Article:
A Short Course on Cervical Health

January is Cervical Health Awareness Month. The cervix is the lower, narrow end of the uterus, or womb. It forms a canal between the uterus and vagina, which opens to the outside of the body. The cervix acts as a gateway to the uterus through which sperm travel to reach and fertilize an ovum, or egg cell, to create an embryo.

January is a cervical cancer awareness month. Healthcare, medicine and early prevention concept. Hope matters.

The aim of Cervical Health Awareness month is to encourage women to visit their health care providers for routine gynecological exams. Simple screening tests are available that can detect  common cervical disorders, such ashuman papillomavirus infection andcervical cancer. Other disorders of the cervix includecervicitis,cervical stenosis and incompetent cervix.

Human papillomavirus, or HPV, is a common virus that is passed through skin-to-skin contact. There are more than 100 strains of HPV that affect different parts of the body. About 30 of them affect the genitals. HPV, which is typically transmitted during sex, is the most common sexually transmitted infection in America. Approximately 79 million people in the US are infected with HPV. It is so common that about 80 percent of sexually active people, men and women, are infected with HPV at some point in their lives.

In about 90 percent of cases, HPV infections go away on their own. But some can lead to genital warts and cancer of the cervix, anus and throat. Certain strains of HPV – mainly types 16 and 18 – cause changes in the cells of the cervix, a condition called cervical dysplasia. If not treated, cervical dysplasia can progress to cervical cancer.

A vaccine is available for the prevention of genital warts and cancers caused by HPV infection. The US Centers for Disease Control and Prevention recommends the vaccine be given to boys and girls ages 11 or 12 because it produces a stronger immune response when given during the preteen years. But the vaccine can be given to adults as well. 

According to the American Cancer Society, there are approximately 13,000 new cases of cervical cancer diagnosed each year resulting in about 4,000 deaths annually. Cervical cancer often has no symptoms in its early stages. Advanced cervical cancer may cause abnormal discharge from the vagina or unusual bleeding, such as bleeding after sex.

There are two main types of cervical cancer: squamous cell carcinoma and adenocarcinoma. Most cervical cancers (up to nine out of 10 cases) are squamous cell carcinomas. They develop in the outer part of the cervix, which is covered in squamous cells. Adenocarcinomas develop in the glandular cells of the cervix.

Treatments for cervical cancer include surgery, radiation therapy and chemotherapy. The treatment recommended depends on the kind of cervical cancer you have and how far it has spread.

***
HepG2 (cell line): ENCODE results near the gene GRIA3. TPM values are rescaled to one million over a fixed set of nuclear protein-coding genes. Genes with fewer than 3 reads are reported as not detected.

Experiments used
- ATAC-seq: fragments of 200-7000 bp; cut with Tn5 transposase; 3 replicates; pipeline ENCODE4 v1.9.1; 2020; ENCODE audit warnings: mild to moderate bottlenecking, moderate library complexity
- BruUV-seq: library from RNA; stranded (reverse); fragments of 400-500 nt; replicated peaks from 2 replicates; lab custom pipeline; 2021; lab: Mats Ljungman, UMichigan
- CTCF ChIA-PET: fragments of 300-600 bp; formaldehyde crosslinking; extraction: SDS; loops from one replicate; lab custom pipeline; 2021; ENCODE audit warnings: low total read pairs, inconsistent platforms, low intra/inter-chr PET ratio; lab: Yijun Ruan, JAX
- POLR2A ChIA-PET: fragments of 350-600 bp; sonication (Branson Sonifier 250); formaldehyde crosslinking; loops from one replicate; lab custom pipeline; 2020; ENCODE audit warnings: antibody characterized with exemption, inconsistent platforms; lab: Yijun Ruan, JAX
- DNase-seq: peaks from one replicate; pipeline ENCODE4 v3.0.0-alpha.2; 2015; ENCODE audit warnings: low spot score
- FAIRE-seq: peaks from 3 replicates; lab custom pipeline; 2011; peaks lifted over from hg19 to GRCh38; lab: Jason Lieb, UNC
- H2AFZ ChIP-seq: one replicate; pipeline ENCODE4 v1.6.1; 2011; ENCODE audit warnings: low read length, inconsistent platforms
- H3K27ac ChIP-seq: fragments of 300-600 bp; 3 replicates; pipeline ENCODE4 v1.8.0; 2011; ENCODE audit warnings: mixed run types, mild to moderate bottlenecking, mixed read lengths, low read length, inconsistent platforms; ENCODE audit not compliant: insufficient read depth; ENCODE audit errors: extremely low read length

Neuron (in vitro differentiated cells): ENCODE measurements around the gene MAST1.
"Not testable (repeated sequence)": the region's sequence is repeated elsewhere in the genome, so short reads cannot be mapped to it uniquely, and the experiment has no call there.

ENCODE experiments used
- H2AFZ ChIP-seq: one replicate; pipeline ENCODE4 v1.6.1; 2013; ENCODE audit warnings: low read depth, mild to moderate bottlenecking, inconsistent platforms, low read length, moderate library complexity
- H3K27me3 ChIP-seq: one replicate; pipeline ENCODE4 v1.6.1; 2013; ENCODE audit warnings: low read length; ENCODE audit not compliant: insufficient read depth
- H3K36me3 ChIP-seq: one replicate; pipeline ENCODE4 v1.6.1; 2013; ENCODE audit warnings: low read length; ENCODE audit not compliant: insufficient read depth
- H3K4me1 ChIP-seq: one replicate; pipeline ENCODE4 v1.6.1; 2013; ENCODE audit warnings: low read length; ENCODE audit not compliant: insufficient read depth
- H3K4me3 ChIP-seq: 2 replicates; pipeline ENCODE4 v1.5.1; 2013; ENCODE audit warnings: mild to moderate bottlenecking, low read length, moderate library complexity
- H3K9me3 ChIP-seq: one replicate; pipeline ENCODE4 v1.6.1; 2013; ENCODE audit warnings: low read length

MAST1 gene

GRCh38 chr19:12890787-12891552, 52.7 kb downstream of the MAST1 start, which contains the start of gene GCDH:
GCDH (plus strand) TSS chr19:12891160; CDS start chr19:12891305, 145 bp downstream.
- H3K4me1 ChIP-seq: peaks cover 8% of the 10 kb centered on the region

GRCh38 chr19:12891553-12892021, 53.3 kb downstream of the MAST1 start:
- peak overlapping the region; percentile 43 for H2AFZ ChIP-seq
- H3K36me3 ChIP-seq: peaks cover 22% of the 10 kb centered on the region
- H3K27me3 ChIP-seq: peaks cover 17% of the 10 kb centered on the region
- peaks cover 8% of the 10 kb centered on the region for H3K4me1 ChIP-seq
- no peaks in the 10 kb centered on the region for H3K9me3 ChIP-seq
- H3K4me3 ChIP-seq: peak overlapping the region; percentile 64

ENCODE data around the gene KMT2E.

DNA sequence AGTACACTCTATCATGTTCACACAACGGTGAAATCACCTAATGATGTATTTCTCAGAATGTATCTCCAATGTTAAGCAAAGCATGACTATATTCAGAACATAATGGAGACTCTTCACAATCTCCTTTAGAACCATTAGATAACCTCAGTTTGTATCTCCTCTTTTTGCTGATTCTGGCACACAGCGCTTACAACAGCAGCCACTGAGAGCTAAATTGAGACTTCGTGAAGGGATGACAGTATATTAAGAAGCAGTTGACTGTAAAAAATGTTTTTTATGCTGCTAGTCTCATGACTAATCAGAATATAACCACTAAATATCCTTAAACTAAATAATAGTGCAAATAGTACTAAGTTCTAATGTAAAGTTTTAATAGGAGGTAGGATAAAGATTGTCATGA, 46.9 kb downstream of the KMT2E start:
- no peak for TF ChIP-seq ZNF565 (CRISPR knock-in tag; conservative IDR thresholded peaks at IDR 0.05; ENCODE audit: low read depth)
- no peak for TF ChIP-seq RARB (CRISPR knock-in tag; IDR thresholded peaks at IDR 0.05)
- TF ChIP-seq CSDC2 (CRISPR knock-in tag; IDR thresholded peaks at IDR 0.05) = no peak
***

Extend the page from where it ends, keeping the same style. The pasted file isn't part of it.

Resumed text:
Cervicitis is inflammation of the cervix caused by a sexually transmitted infection, an allergic reaction to spermicide or bacterial overgrowth. It often has no symptoms but when symptoms do appear, they may include an abnormal vaginal discharge, pain during sex, bleeding after sex and vulvar or vaginal irritation. Cervicitis is usually treated with antibiotics, but in severe cases laser therapy or surgery may be required. 

Cervical stenosis is narrowing of the passageway through the cervix. If often causes no symptoms, but it can result in changes to your menstrual periods, painful periods and abnormal bleeding. In cases of severe stenosis, the cervix can be widened by inserting small, lubricated metal rods in progressively larger sizes into the cervical opening. Your doctor may place a stent to keep the cervix open.

Incompetent cervix, also called cervical insufficiency, occurs when the cervix opens too early during pregnancy. It occurs in about one in 100 pregnancies and can result in miscarriage or premature birth. Incompetent cervix has no signs or symptoms. The most common treatment is cerclage, a procedure to sew a stich in the cervix to make it stronger and keep it closed.       

Your health care provider can diagnose most cervical disorders during a pelvic exam and Pap test, which involves collecting a sample of cells from the cervix for testing. Depending on the disorder, your provider may order:

  • HPV test – detects the presence of the human papillomavirus
  • Transvaginal ultrasound – provides clear images of a woman’s reproductive organs
  • Colposcopy – allows your provider to get a close-up look at your cervix.

Your health care provider can tell you how often your need to have a pelvic exam and Pap test to help prevent cervical cancer and detect other common disorders of the cervix. 

by Patti DiPanfilo

Authors:

Patti Dipanfilo

About Patti Dipanfilo

Patti DiPanfilo, Staff Writer for Florida Health Care News, has been a health care writer and editor for close to 25 years. She is a graduate of Gannon University In Erie, Pa, and is experienced in both marketing and educational writing. She joined Florida Health Care News in 2013.

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